A product that began development more than 15 years ago but never gained traction is back on the market, and the company that now owns it raised $25.5 million to support the recent relaunch.

Advanced BioHealing Inc. completed a Series C financing round to support sales of Dermagraft, a bioengineered tissue product that was approved in 2001 for treating full-thickness diabetic foot ulcers. The company — and investors - believes it can do what previous product owners couldn't, and that is to successfully commercialize Dermagraft.

Advanced BioHealing, of La Jolla, Calif., acquired Dermagraft, TransCyte and related manufacturing technology last May. It began product sales two weeks ago.

"The launch is going great," said Kevin Rakin, CEO of Advanced BioHealing. "We spent a lot of time talking to doctors about the product, thinking about positioning. We brought a very focused approach to the clinical benefit of these products [and having them] become the standard of care for wounds, diabetic foot ulcers in particular.

"It's taken awhile for the market to appreciate the benefit of these next-generation living cell products," he told BioWorld Today. "It's still early in the marketing acceptance of these products as a standard of care."

The company has marketing, sales and reimbursement teams, including representatives in the field, as well internal people in sales and customer service. Advanced BioHealing has more than 60 employees in all. Rakin said the privately held firm was not disclosing initial Dermagraft sales numbers.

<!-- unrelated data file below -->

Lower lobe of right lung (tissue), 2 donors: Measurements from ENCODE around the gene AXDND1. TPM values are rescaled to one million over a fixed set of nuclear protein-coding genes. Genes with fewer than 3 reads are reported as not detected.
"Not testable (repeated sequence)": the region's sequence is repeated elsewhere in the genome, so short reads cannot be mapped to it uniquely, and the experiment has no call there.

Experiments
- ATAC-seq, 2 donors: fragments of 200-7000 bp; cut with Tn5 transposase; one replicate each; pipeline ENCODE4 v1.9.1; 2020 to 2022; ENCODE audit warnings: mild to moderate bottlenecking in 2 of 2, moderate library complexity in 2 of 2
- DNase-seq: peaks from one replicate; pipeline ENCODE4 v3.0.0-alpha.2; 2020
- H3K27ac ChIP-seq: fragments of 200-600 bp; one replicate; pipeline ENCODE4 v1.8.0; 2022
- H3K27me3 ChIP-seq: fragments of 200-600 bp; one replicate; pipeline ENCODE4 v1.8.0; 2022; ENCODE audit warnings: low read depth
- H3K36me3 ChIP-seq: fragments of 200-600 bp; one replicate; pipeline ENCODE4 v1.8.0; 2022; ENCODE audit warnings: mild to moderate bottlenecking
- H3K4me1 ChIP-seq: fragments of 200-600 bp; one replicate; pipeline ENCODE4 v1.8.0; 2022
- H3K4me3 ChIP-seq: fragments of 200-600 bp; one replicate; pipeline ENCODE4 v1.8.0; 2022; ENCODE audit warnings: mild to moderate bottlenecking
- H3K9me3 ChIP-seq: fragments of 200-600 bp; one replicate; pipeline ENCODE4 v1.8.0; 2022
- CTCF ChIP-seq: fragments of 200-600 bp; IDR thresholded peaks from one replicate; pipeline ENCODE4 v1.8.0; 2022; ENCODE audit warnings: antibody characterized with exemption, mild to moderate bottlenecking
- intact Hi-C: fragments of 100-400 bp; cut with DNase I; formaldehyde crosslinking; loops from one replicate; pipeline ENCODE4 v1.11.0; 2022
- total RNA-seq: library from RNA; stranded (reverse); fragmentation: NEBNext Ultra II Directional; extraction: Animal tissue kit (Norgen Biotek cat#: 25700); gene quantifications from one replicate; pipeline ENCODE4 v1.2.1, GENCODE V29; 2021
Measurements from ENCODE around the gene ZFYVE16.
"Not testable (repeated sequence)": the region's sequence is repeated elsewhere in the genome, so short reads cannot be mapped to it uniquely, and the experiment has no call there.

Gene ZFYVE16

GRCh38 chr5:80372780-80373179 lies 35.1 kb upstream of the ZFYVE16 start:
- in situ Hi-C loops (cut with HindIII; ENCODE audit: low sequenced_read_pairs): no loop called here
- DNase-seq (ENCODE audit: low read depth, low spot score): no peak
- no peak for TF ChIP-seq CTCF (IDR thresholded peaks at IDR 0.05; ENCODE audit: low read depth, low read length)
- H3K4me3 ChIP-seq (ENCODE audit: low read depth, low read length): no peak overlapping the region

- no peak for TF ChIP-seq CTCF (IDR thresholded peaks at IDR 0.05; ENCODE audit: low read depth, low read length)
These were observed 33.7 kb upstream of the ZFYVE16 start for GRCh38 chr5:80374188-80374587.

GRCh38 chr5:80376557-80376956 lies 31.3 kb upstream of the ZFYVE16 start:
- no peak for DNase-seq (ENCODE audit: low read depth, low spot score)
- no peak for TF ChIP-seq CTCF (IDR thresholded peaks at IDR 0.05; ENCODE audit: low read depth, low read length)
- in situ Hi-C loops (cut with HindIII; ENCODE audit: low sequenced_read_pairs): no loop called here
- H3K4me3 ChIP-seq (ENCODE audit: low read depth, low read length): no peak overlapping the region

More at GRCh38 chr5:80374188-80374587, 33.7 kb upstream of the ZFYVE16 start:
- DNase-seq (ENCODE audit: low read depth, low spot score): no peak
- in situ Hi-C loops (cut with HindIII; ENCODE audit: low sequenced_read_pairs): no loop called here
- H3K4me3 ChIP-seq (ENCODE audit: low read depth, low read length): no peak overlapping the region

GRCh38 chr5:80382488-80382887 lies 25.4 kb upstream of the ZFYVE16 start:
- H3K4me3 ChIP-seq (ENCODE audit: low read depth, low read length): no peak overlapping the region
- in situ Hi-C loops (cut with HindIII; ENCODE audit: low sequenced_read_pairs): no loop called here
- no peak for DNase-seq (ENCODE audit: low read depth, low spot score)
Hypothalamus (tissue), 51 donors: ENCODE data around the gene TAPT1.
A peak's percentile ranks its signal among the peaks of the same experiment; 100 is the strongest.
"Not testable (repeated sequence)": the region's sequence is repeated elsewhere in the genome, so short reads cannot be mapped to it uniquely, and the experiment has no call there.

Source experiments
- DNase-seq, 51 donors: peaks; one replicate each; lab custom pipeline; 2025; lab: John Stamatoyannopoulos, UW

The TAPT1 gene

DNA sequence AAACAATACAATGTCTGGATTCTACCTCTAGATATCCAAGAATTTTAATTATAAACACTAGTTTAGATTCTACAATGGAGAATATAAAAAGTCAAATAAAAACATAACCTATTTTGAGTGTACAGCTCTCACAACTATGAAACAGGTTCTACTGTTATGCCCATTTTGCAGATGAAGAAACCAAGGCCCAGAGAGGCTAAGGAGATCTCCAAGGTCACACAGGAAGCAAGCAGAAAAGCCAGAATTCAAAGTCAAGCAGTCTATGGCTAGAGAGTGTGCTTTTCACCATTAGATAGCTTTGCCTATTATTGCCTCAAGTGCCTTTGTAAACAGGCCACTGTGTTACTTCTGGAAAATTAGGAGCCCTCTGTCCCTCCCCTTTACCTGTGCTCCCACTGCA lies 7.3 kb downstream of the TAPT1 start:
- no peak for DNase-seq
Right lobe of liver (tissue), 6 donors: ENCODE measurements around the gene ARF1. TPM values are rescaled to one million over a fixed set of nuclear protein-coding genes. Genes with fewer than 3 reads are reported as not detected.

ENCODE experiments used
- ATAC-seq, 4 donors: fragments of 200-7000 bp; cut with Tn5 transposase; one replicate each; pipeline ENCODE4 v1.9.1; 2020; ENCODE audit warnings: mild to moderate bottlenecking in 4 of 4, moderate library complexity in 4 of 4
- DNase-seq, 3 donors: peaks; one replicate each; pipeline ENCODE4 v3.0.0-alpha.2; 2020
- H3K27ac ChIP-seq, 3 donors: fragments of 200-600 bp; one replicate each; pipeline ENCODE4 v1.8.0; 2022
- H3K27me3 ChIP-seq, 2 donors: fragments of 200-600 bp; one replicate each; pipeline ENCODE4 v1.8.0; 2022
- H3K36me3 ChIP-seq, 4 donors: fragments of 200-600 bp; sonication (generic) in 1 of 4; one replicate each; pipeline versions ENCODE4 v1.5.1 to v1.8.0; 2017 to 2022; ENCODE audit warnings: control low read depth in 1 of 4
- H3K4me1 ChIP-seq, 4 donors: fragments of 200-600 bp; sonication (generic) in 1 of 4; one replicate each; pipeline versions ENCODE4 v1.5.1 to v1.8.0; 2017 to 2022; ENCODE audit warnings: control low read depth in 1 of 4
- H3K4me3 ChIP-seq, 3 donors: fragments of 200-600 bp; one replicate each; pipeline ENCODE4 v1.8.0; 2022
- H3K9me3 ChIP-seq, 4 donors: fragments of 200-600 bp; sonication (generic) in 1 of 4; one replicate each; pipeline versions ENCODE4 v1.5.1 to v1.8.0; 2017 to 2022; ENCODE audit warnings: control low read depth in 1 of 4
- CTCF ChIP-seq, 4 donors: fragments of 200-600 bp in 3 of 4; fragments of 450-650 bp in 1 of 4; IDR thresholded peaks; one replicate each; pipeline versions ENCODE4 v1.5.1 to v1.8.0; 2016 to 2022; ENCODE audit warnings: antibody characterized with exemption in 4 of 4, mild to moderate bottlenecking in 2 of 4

He did say, however, that due diligence done by the company and its investors showed it "was very clear there is a loyal following for this product from physicians fighting diabetic foot ulcers." The condition results in amputation in 20 percent of cases, Rakin said.

Dermagraft clinical development goes back at least to the early 1990s, when Marrow-Tech Inc. - which soon after changed its named to Advanced Tissue Sciences Inc. - was conducting early testing of the dermal skin replacement product in indications including burns, chronic venous skin ulcers and diabetic ulcers. Advanced Tissue gained FDA approval of its premarket approval application in 2001 for diabetic foot ulcers.

But Advanced Tissue ran into money problems, and in 2002 sold its interest in Dermagraft and TransCyte to partner Smith & Nephew plc as part of bankruptcy proceedings. London-based Smith and Nephew, however, decided to exit that business at the end of 2005 because Dermagraft had not achieved the desired market penetration, Rakin said.

That's where the young company Advanced BioHealing came in. It had a newer-generation bioengineered tissue product, Celaderm, in early development and acquired the Smith & Nephew wound-care assets in May.

"The opportunity to get current-generation approved products just made so much strategic sense," Rakin said. "Overnight we went into from an early-stage development company to one of the few biotech companies with revenues and our own distribution channel."

Dermagraft is a cryopreserved human fibroblast-derived dermal substitute, consisting of fibroblasts, an extracellular matrix and a bioabsorbable scaffold. It is manufactured from human fibroblast cells derived from newborn foreskin tissue.

TransCyte, a human fibroblast-derived temporary skin substitute, was approved in 1997 for use as a wound covering burns.

Rakin said Advanced BioHealing will evaluate later whether to relaunch that product.